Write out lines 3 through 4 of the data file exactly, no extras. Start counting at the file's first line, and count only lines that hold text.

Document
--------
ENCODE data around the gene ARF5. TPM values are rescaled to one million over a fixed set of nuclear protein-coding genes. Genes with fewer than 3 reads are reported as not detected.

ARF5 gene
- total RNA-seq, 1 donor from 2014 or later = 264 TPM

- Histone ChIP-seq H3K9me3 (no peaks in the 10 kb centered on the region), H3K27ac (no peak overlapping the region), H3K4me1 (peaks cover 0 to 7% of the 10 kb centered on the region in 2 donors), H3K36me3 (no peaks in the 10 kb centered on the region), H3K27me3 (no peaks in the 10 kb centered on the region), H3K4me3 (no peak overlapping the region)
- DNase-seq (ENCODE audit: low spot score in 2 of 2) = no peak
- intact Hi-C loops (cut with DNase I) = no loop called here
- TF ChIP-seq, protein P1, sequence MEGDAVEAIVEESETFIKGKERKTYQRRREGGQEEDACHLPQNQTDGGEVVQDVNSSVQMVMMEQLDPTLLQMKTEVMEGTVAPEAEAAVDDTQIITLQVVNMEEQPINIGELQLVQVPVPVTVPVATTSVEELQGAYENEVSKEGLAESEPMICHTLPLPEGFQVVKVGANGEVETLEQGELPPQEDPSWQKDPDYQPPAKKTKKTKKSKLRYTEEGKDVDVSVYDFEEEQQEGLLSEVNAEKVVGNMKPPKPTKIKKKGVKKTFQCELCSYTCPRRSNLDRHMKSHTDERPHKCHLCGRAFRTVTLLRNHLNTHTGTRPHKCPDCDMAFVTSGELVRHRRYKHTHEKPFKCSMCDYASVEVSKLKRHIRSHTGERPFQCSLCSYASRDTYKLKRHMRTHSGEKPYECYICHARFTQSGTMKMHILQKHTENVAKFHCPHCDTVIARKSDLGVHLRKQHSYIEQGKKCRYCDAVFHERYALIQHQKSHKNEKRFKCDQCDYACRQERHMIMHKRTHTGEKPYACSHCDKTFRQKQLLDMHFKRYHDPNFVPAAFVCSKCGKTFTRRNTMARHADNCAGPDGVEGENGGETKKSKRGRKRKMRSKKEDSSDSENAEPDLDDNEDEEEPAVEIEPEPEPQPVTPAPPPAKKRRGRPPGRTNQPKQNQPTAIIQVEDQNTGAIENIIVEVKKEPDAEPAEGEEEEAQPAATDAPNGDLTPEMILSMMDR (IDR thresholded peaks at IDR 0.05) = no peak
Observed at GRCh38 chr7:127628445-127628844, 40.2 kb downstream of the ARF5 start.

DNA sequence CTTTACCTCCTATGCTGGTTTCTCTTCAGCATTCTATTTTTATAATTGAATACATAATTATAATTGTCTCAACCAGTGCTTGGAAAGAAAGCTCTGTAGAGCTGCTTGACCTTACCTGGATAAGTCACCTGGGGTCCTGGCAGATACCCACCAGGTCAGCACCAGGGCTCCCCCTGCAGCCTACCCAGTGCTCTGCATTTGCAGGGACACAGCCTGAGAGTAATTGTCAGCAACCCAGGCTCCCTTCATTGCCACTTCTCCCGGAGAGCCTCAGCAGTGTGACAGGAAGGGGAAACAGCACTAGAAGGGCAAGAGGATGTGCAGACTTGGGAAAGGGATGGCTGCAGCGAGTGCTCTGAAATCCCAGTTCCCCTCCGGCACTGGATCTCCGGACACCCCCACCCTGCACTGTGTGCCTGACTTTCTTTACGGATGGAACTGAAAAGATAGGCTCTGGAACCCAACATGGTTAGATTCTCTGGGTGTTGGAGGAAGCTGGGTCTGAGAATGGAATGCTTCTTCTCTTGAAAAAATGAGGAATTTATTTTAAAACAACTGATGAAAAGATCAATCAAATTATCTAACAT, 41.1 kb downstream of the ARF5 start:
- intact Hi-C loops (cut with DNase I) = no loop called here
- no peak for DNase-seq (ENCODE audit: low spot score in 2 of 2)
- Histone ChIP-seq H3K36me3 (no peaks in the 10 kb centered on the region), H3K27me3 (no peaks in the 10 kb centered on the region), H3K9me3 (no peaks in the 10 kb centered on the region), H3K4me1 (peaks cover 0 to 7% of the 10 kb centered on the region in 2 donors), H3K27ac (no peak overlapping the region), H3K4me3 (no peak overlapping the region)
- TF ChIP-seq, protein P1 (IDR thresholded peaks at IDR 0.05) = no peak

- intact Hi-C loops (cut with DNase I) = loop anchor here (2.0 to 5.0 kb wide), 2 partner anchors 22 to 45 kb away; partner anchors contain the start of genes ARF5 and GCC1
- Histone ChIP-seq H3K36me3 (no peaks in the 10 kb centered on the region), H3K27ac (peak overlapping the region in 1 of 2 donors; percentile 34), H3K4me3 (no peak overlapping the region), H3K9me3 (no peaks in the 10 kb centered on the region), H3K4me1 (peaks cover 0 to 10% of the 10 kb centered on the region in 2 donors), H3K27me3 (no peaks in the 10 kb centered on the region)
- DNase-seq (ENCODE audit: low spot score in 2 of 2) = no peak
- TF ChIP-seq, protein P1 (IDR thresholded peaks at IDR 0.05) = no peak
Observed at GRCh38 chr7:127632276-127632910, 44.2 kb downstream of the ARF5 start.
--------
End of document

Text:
- total RNA-seq, 1 donor from 2014 or later = 264 TPM

- Histone ChIP-seq H3K9me3 (no peaks in the 10 kb centered on the region), H3K27ac (no peak overlapping the region), H3K4me1 (peaks cover 0 to 7% of the 10 kb centered on the region in 2 donors), H3K36me3 (no peaks in the 10 kb centered on the region), H3K27me3 (no peaks in the 10 kb centered on the region), H3K4me3 (no peak overlapping the region)